You can pre-order this book through Dark Regions Press website in e-book, trade paperback, and hardcover deluxe signed collector’s edition. They will be shipped in November.

Want to Feature?
If you’re a media site, blogger, or radio/podcast host, and you’d like to feature Stephanie Wytovich or review The Eighth, please contact Erin Al-Mehairi, publicist, at

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Friday, October 28, 2016

Guest Review: Jinx High by Mercedes Lackey #witchseasoncm

Book Cover Photo Credit: TOR

Book Review: Jinx High by Mercedes Lackey
Publisher: TOR
Publication Year: 1991

By Steven Arellano Rose, Jr.

Mercedes Lackey is mostly known for her high fantasy novels such as the Collegium Chronicles. Her settings are often Medieval-type, magical worlds. However, in her novel, Jinx High, Lackey deviates from her usual high fantasy elements and instead focuses on those of horror and dark fantasy in a modern day urban setting. It’s a deviation she does well.

Jinx High is a story about a witch who hunts down an evil force that is threatening the lives of a several teens. The witch is north-east coast romance writer Diana (“Di”) Tregarde. Di travels to Tulsa OK, the hometown of old college friend and fellow magician Larry Kestrel to teach a series of creative writing lessons in his teenage son Derek’s (“Deke’s”) high school English class. However, when she senses an evil magic that is trying to destroy Deke and several of his schoolmates, her mission goes beyond that of a teaching assignment. The evil force that Di must seek out and defeat? (Warning: potential spoiler ahead.) Deke’s fellow student and girlfriend, Fay Harper.

Published in 1991, Jinx High is probably one of the earliest horror stories to utilize the “monster” as hero--“monster” in that the character is of a type that has traditionally been portrayed as evil, such as a witch, vampire or zombie. So this twist comes at a time that predates the trend that it has become today in horror fiction.

The horror element climaxes in the prom night scene making the novel a tinge reminiscent of Stephen King’s Carrie but is far different from it. Still, the mood of the dark side of adolescence permeates and the black magic definitely enhances it. Yet the novel can hardly be classified as YA. Not only are they’re strong adult concepts and language, but the story is structured around the adult characters more than the teen ones. But even so, the 16-to-18 crowd can probably relate to it since that’s the age range of most of the adolescent characters.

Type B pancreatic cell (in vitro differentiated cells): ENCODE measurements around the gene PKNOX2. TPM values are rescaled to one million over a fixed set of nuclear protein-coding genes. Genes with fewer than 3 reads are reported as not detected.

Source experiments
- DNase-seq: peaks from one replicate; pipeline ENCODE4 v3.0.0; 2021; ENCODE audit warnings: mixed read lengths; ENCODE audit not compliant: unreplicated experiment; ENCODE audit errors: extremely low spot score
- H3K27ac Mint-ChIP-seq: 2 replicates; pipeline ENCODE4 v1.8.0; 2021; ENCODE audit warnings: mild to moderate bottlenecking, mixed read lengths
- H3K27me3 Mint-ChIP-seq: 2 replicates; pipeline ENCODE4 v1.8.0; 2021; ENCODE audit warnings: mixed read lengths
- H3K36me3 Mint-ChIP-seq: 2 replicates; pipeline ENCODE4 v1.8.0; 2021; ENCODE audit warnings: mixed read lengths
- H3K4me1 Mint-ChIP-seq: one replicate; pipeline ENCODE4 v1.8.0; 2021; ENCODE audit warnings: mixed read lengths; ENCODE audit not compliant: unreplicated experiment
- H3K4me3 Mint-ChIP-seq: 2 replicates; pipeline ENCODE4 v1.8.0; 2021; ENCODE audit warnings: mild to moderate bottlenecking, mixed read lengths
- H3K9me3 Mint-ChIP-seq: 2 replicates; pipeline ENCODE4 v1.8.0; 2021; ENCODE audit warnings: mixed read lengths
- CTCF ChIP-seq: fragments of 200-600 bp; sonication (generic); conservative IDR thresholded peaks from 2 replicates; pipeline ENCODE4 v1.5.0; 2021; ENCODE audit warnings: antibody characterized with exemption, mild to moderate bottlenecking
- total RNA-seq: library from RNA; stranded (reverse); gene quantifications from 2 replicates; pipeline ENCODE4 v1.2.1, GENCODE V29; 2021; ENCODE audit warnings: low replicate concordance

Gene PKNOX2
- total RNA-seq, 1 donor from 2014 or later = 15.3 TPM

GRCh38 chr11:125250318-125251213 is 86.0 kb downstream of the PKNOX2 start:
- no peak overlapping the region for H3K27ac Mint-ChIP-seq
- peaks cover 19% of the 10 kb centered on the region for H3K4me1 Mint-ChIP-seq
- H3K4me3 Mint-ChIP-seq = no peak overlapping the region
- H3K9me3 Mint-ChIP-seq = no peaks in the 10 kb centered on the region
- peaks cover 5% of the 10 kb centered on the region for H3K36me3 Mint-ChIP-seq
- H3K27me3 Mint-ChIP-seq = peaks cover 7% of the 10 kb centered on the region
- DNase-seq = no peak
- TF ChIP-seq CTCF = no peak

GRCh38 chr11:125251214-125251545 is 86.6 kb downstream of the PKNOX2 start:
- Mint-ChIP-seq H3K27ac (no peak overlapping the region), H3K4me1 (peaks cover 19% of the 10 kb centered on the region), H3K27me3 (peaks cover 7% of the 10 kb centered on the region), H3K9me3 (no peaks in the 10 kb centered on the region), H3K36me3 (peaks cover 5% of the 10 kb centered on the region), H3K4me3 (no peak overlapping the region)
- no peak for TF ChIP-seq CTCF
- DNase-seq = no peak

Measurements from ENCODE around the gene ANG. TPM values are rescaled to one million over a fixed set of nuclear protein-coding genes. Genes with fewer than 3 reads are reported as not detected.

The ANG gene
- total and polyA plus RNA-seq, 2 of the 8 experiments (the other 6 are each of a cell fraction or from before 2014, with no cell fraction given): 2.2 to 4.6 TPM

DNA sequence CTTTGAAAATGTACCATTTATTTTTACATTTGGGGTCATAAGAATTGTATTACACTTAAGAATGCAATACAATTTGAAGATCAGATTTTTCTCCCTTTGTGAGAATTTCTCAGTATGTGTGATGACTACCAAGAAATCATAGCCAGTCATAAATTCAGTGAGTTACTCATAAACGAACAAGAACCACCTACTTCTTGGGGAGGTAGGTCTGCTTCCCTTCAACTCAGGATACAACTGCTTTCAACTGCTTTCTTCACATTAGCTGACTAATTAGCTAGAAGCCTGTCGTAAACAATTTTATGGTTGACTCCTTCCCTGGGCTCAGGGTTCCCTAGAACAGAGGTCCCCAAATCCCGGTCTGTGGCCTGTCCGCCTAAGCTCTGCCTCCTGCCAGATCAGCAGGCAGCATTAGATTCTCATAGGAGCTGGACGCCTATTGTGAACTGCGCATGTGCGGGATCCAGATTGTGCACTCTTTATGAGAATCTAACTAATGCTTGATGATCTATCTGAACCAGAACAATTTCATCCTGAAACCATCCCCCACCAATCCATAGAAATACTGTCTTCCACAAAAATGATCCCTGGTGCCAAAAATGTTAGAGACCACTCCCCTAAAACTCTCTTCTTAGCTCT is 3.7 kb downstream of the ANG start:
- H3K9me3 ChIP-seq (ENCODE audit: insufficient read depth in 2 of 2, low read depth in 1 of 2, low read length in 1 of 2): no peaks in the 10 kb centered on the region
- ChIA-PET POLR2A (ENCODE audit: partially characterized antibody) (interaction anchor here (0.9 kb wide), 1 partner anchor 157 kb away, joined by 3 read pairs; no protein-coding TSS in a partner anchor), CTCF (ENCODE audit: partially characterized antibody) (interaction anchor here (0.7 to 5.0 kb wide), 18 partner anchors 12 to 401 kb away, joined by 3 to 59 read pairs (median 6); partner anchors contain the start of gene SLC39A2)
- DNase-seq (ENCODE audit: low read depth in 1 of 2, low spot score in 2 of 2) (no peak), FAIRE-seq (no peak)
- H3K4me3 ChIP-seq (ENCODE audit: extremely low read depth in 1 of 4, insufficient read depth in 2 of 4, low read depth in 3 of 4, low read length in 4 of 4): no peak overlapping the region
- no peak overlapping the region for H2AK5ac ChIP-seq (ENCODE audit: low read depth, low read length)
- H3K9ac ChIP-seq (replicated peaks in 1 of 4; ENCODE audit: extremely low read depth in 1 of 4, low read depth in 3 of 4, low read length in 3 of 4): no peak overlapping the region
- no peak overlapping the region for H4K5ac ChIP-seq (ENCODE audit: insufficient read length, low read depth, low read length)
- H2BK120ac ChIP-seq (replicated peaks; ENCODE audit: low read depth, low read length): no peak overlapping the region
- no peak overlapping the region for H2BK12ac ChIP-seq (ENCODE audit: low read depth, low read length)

Besides black magic, there are also plenty of monsters that it conjures in this story, such as demons that attack kids and spirits that possess a garage band’s guitars putting a curse on the kids at the prom.

The other element that makes this novel horror is that we are in several of the victims’ heads when they are attacked by the monstrous forces. Yet the story is also a quest to protect a population of students from being taken over by an evil sorceress. Because of this, we shouldn’t be too surprised if Fay is named after Morgan le Fay of Arthurian legend who has been portrayed as an evil enchantress. So the novel overlaps with the dark fantasy genre as well. However, interestingly enough, there is a bit of a science fiction element. Computer terms of the time (some that have survived through today) are applied to the magic such as the “construct”, the artificial human that Fay makes and that poses as her “Aunt Emily” but is really her slave.

The characters in Jinx High are well-developed and sympathetic, including Di. This is played out good in her relationship with Deke’s female friend and fellow classmate, Monica Carlin whom Di defends from a horde of demons. Also, Monica looks up to Di as both a model writer and mentoring friend. So the reader gets the sense of security through the interaction between Di and Monica. The story also does a good job balancing out the scenes of the teenagers with those of the adults. We both get the teen culture of the novel’s time period, such as in a scene with a group of kids playing a Nintendo, as well as that of the adults which particularly reflects a nostalgia for the ‘60s hippie culture so popular in the latter half of the ‘80s and through early ‘90s. After all, the kids’ parents are baby boomers.

The few flaws that I had with Jinx High were actually in Di’s character as much as she was among my favorites. For one thing, the story stays in her head too much when she thinks up solutions to challenges. For another thing, her verbal tick, “Jesus Cluny Frog”, though well utilized to distinguish her character, is overused to the point of annoyance on the reader’s part. But these flaws are out-weighed by the strengths mentioned above.

Even though Mercedes Lackey is mostly a storyteller of high fantasy set in medieval-type worlds, her Jinx High is really well-told as a modern day horror story. I recommend it to my fellow readers of dark supernatural fiction. It shows you that an author does not have to regularly write in a particularly genre to write it well.

Amazon/Kindle Link:

Visit Steven at his blog, A Far out Fantastic Site.

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Saturday, October 8, 2016

#Poe Read-Along - The Mask of the Red Death #witchseasoncm

Yesterday was the anniversary of Poe's death.
On September 27, Poe left Richmond for New York. He went to Philadelphia and stayed with a friend named James P. Moss. On September 30, he meant to go to New York but supposedly took the wrong train to Baltimore. On October 3, Poe was found at Gunner's Hall, a public house at 44 East Lombard Street, and was taken to the hospital. He lapsed in and out of consciousness but was never able to explain exactly what happened to him. Edgar Allan Poe died in the hospital on Sunday, October 7, 1849. (